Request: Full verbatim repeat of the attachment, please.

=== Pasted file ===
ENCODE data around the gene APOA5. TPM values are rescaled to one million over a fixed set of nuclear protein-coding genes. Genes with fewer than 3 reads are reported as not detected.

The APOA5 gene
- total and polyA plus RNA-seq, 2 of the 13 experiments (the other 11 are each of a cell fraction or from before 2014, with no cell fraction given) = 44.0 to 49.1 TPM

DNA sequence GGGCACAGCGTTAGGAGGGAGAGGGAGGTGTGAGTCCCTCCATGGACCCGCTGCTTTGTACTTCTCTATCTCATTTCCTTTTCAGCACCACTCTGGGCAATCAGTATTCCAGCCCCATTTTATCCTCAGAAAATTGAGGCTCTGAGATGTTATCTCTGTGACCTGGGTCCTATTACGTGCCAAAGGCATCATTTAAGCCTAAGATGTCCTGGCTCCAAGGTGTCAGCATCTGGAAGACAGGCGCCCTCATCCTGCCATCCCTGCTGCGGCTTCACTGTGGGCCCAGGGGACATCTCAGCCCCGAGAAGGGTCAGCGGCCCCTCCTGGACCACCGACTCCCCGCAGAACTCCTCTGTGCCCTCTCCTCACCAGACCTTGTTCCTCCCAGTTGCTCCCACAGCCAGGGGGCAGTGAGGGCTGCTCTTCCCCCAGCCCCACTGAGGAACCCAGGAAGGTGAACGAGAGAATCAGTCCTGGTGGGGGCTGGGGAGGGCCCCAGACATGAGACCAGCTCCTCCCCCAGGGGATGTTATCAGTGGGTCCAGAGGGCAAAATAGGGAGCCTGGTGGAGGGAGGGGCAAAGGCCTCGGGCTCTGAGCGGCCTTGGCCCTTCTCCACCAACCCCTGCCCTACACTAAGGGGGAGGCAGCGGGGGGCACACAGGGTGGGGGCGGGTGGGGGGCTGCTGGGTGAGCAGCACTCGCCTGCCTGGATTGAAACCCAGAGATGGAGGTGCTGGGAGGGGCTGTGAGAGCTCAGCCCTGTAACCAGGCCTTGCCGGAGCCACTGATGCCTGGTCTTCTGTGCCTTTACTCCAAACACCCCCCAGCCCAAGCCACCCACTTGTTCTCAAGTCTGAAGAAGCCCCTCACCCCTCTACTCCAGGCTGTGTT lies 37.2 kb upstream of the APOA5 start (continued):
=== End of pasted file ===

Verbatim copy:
ENCODE data around the gene APOA5. TPM values are rescaled to one million over a fixed set of nuclear protein-coding genes. Genes with fewer than 3 reads are reported as not detected.

The APOA5 gene
- total and polyA plus RNA-seq, 2 of the 13 experiments (the other 11 are each of a cell fraction or from before 2014, with no cell fraction given) = 44.0 to 49.1 TPM

DNA sequence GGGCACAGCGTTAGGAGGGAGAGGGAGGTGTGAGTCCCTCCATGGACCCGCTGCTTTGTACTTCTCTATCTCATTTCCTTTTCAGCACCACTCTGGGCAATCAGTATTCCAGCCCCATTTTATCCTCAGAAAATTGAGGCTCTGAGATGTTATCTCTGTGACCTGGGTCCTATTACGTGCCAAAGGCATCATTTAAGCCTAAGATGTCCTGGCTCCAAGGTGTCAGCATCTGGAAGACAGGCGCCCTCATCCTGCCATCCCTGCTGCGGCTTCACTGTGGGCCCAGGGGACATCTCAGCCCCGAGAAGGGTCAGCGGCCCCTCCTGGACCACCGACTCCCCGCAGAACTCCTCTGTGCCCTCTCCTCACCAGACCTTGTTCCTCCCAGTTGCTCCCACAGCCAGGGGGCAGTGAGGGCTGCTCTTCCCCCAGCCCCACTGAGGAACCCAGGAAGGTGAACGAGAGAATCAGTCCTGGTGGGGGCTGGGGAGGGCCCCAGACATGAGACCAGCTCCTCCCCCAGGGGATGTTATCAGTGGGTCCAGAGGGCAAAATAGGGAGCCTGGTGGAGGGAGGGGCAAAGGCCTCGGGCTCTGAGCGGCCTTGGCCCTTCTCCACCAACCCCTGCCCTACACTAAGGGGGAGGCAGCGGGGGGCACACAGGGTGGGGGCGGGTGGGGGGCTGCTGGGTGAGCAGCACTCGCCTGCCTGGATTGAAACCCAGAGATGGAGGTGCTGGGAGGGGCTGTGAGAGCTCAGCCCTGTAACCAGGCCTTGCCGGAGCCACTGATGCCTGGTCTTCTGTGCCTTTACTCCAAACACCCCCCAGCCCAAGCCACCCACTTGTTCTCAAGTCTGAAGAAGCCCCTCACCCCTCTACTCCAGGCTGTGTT lies 37.2 kb upstream of the APOA5 start (continued):